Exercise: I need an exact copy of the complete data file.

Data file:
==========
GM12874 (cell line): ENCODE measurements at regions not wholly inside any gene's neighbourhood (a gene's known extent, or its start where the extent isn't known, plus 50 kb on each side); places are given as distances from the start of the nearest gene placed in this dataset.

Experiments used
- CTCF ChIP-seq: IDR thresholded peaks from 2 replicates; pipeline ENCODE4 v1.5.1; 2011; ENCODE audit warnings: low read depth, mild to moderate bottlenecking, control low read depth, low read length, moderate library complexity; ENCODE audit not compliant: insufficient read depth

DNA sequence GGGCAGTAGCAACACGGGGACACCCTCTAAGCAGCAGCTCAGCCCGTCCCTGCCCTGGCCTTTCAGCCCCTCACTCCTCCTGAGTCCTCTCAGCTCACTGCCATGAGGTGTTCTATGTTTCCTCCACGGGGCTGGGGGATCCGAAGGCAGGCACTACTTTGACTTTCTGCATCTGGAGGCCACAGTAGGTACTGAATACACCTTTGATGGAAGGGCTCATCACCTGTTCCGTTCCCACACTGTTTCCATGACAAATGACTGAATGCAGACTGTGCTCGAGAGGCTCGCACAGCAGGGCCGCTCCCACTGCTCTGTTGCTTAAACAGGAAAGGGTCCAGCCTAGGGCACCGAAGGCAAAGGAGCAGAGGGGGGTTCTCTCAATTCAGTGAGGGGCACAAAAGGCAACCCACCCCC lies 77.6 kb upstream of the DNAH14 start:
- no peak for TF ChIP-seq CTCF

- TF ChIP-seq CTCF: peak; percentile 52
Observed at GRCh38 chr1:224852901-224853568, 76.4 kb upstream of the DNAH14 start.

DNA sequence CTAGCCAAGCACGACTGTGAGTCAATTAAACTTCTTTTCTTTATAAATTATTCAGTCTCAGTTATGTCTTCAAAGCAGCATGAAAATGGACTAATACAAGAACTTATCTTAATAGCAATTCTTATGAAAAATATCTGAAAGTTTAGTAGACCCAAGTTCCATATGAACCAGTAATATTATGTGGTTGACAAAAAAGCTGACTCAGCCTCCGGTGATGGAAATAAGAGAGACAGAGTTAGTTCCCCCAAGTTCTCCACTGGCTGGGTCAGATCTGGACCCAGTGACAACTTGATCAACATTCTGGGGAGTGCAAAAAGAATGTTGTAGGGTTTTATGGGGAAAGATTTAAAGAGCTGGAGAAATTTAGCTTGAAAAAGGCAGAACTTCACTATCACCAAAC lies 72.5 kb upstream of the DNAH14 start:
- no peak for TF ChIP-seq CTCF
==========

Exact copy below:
GM12874 (cell line): ENCODE measurements at regions not wholly inside any gene's neighbourhood (a gene's known extent, or its start where the extent isn't known, plus 50 kb on each side); places are given as distances from the start of the nearest gene placed in this dataset.

Experiments used
- CTCF ChIP-seq: IDR thresholded peaks from 2 replicates; pipeline ENCODE4 v1.5.1; 2011; ENCODE audit warnings: low read depth, mild to moderate bottlenecking, control low read depth, low read length, moderate library complexity; ENCODE audit not compliant: insufficient read depth

DNA sequence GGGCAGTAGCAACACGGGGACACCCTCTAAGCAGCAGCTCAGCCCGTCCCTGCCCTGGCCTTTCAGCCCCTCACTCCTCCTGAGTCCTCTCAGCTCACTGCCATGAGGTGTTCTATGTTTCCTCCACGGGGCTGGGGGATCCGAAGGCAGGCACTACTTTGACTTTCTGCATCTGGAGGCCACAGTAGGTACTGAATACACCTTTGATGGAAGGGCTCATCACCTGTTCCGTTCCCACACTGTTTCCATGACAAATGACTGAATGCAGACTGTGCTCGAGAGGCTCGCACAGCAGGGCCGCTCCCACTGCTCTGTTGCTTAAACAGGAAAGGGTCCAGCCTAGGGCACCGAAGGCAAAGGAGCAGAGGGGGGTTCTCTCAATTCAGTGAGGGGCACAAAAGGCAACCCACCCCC lies 77.6 kb upstream of the DNAH14 start:
- no peak for TF ChIP-seq CTCF

- TF ChIP-seq CTCF: peak; percentile 52
Observed at GRCh38 chr1:224852901-224853568, 76.4 kb upstream of the DNAH14 start.

DNA sequence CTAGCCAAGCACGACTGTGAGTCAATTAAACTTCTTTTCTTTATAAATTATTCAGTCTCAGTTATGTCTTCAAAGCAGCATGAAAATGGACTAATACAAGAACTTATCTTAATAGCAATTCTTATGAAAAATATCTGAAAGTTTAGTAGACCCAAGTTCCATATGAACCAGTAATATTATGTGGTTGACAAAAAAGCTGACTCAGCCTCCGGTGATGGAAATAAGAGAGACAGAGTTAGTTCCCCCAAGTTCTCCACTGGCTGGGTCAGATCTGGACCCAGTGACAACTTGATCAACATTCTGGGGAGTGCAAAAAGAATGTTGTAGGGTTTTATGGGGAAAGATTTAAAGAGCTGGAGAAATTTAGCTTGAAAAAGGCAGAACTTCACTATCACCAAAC lies 72.5 kb upstream of the DNAH14 start:
- no peak for TF ChIP-seq CTCF